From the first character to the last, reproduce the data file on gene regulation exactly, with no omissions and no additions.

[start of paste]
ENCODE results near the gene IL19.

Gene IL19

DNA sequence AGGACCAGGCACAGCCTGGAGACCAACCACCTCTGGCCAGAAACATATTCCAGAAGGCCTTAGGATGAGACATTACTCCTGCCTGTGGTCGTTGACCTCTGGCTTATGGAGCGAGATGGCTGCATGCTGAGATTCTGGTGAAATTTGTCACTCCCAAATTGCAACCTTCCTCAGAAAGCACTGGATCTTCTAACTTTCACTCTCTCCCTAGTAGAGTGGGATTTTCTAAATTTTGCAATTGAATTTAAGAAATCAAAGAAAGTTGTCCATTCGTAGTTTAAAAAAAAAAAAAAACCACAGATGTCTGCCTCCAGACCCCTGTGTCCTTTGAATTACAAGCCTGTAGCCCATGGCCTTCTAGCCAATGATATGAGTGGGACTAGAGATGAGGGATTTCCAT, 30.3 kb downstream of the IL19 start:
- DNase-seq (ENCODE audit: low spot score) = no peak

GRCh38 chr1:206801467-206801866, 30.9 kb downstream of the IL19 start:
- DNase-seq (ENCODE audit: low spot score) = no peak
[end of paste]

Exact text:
ENCODE results near the gene IL19.

Gene IL19

DNA sequence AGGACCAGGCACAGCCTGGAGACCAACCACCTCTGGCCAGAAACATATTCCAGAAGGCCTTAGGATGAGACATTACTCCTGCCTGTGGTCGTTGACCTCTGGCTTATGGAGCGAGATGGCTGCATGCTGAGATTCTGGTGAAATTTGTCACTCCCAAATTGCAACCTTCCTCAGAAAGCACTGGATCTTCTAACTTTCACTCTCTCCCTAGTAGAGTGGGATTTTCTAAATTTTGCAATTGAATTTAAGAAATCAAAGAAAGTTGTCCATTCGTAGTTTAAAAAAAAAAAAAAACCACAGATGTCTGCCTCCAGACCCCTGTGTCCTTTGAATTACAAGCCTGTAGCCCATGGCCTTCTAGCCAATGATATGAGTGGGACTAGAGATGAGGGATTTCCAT, 30.3 kb downstream of the IL19 start:
- DNase-seq (ENCODE audit: low spot score) = no peak

GRCh38 chr1:206801467-206801866, 30.9 kb downstream of the IL19 start:
- DNase-seq (ENCODE audit: low spot score) = no peak